“‘I’m not going to be one of those people who sits around talking about what they’re gonna do. I’m just going to do it. Imaging the future is a kind of nostalgia.'”
This is a quote that Alaska said that made it obvious that there was more to her than the party girl prankster she portrays herself to be at first.

“‘You spend your whole life stuck in the labyrinth, thinking about how you’ll escape it one day, and how awesome it will be, and imagining the future keeps you going, but you never do it. You just use the future to escape the present.'”
The labyrinth becomes very symbolic in the book. It derives from Alaska’s favorite book The General in His Labyrinth by Gabriel Garcia Marquez. His last words were “How will I ever get out of this labyrinth!” Alaska was as obsessed with the mystery of the labyrinth as Pudge was obsessed with last words. Alaska and Pudge went back and forth with figuring out what it was (more on that later).

“‘I just did some calculations, and I’ve been able to determine that you’re full of shit.'”
This is going to be my new comeback. BRILLIANT! The Colonel told this to Pudge after he tried to deny that he didn’t ditch his parents to stay because of Alaska. I like that this shows that The Colonel is very perspective, and knows more about people’s intentions. He is the only one who truly knew Alaska. I also like that he lets others be who they are without trying to change them. He even told Pudge that if he does hook up with her, it would disastrous, but he never forbade him not to hook up with her.

“‘I’m really not up for answering any questions that start with how, when, where, why, or what.'”
Another response I have to add to my arsenal of conversation. This was from Alaska when she was feeling down. She can be very closed off when she wants to. This was a bit frustrating because, since we were already so invested in wanting to know Alaska, it felt like a tease…and I’m also the person who wants to really know a person by more than just a superficial level. Anyway, it plays out well enough since the second half of the book is about her friends trying to understand her last thoughts. The mystery that is Alaska Young.

“‘No woman should ever lie about another woman! You’ve violated the sacred covenant between women! How will stabbing one another in the back help women to rise above patriarchal oppression?!’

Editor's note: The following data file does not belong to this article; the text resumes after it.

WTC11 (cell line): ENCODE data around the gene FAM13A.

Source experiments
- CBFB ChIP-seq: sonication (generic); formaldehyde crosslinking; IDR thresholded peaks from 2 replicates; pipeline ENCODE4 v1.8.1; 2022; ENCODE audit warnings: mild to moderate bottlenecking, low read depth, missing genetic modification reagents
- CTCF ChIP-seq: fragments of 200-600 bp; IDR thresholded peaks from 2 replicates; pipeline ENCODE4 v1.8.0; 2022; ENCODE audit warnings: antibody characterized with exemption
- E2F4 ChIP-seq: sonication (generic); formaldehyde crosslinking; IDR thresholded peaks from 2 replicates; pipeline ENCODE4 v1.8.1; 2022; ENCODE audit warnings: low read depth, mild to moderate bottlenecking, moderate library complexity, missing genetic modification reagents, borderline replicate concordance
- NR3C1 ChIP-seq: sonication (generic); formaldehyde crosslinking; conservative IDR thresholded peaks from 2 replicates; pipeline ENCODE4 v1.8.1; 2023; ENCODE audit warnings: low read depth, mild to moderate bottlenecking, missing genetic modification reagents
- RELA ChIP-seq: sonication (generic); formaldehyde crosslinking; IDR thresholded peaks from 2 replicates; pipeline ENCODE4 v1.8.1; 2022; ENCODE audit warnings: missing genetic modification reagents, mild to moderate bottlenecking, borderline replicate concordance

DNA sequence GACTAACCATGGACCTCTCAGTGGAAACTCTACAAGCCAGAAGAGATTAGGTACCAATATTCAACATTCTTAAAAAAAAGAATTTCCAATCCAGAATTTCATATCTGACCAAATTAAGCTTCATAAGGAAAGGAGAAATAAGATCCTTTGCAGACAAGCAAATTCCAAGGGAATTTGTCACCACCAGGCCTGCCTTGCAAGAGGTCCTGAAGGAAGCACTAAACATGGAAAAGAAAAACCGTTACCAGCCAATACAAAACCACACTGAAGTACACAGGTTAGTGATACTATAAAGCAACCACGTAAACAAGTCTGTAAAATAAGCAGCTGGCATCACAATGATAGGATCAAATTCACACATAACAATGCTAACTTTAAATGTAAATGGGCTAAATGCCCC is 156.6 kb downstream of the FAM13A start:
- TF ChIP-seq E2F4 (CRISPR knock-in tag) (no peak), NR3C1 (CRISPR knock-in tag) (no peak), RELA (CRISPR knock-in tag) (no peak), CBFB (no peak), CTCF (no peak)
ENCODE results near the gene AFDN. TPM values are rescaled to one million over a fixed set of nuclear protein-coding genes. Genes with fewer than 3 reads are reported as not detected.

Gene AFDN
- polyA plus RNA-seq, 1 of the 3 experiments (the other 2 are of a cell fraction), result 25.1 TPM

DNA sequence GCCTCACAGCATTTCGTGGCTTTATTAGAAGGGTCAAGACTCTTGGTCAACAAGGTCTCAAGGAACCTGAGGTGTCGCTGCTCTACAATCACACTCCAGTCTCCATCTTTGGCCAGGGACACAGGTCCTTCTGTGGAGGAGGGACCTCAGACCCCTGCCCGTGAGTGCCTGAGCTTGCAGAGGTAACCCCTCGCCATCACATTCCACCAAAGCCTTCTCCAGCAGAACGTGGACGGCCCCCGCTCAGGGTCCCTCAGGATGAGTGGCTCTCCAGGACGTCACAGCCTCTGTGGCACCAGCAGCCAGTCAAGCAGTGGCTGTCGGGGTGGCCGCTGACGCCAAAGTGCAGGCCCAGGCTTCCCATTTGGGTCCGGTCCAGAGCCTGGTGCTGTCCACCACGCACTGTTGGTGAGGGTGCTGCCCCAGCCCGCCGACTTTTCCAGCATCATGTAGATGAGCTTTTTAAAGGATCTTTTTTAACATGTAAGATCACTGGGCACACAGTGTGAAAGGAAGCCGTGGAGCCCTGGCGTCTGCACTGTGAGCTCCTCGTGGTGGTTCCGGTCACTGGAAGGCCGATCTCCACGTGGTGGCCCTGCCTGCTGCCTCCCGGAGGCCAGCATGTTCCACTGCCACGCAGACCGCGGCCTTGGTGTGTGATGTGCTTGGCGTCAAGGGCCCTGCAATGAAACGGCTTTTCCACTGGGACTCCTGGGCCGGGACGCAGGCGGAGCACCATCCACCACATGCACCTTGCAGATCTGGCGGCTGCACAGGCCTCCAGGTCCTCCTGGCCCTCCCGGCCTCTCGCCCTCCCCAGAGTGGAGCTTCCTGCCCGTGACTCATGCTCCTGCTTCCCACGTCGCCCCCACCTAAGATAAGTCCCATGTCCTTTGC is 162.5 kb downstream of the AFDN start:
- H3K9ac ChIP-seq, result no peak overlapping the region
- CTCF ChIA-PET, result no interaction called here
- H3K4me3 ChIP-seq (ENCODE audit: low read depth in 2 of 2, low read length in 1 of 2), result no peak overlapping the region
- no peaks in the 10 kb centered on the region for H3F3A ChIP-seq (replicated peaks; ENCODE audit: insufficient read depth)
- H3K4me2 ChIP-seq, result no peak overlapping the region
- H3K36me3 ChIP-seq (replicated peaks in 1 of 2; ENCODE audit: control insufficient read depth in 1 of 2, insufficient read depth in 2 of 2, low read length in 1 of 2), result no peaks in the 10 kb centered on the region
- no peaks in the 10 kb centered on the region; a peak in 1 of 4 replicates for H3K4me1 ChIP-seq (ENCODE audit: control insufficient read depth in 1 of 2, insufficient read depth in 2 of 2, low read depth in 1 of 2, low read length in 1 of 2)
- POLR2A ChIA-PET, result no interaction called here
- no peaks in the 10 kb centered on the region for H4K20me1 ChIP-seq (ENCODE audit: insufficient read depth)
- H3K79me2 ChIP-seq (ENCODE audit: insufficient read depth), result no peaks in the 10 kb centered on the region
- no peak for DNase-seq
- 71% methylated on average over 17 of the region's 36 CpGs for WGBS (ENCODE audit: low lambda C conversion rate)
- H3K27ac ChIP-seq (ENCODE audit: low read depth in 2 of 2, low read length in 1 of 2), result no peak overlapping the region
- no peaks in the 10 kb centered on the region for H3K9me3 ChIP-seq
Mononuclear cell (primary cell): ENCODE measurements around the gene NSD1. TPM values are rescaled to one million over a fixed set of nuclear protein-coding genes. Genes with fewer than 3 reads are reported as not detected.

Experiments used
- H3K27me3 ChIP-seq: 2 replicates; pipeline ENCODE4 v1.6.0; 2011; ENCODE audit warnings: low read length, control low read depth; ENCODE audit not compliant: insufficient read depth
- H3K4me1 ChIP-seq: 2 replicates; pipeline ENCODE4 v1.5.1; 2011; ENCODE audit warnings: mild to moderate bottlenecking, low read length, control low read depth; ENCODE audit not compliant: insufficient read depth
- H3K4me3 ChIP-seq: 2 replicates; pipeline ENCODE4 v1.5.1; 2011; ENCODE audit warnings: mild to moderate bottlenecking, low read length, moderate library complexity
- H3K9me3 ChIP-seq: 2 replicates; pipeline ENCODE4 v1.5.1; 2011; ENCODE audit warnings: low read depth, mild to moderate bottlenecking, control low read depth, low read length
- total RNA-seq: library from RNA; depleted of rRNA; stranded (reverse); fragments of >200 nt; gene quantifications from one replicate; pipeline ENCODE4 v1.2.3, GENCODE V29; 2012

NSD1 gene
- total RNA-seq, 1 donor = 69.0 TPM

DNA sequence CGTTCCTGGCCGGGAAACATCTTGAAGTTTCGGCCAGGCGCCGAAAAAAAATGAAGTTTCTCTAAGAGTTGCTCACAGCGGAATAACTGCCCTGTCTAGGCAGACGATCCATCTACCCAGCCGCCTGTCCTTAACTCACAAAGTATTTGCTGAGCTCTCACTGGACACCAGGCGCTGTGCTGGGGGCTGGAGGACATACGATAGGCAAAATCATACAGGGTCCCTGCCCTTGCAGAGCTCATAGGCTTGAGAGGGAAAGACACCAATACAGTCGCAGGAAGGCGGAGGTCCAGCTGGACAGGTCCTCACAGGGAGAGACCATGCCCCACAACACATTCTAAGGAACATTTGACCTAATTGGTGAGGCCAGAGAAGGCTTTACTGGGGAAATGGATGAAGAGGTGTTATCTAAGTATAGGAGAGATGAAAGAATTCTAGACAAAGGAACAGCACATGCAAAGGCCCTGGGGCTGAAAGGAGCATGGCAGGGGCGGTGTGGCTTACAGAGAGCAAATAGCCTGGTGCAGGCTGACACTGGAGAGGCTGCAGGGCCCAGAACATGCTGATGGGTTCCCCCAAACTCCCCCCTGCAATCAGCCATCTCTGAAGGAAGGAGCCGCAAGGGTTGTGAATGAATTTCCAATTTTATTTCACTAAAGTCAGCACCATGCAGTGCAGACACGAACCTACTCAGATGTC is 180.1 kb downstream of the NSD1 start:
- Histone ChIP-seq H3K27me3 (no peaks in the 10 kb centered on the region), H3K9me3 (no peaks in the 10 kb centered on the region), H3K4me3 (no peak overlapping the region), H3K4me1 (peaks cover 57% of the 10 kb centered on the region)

This is Alaska’s argument when The Colonel’s girlfriend Sara lies about The Colonel and Alaska hooking up. This is the moment I knew I would like Alaska. Before I was a little unsure of whether I thought she was a strong female character mostly because she seemed to tease Pudge a lot. Sometimes without meaning to, but still, it felt like she was just going to be a sexualized character (which makes sense since we are in the mind of a teenage boy). However, Green made her this complicated, deep-thinking,  character. With her witty remarks, her power over her peers and her comfort around the adults. She, for the most part, tries to be a good person.

“Just like that. From a hundred miles an hour to asleep in a nanosecond. I wanted so badly to lie down next to her on the couch, to wrap my arms around her and sleep. Not fuck, like in those movies. Not even have sex. Just sleep together, in the most innocent sense of the phrase. But I lacked the courage and she had a boyfriend and I was gawky and she was gorgeous and I was hopelessly boring and she was endlessly fascinating. So I walked back to my room and collapsed on the bottom bunk, thinking that if people were rain, I was drizzle and she was a hurricane.”
This was the quote I read on a post that made me think “I want to read this book.” It gave me butterflies just writing it down. I’m such a hopeless romantic.

‘Don’t you know you love, Pudge? You love the girl who makes you laugh and shows you porn and drinks wine with you. You don’t love the crazy, sullen bitch.’
Alaska told this to Pudge when he was trying to console her after she started sobbing wondering why she always screws everything up. It seemed like a sudden turn from such an outspoken character. Later we find out where this “”Scared isn’t a good enough excuse!”” attitude came from. But for now, the reason I liked this remark is that it shows that she feels like people won’t like her deeper rooted emotions. That they fall in love with this idea of the perfect girl. It’s no wonder she’s cheated on all her boyfriends.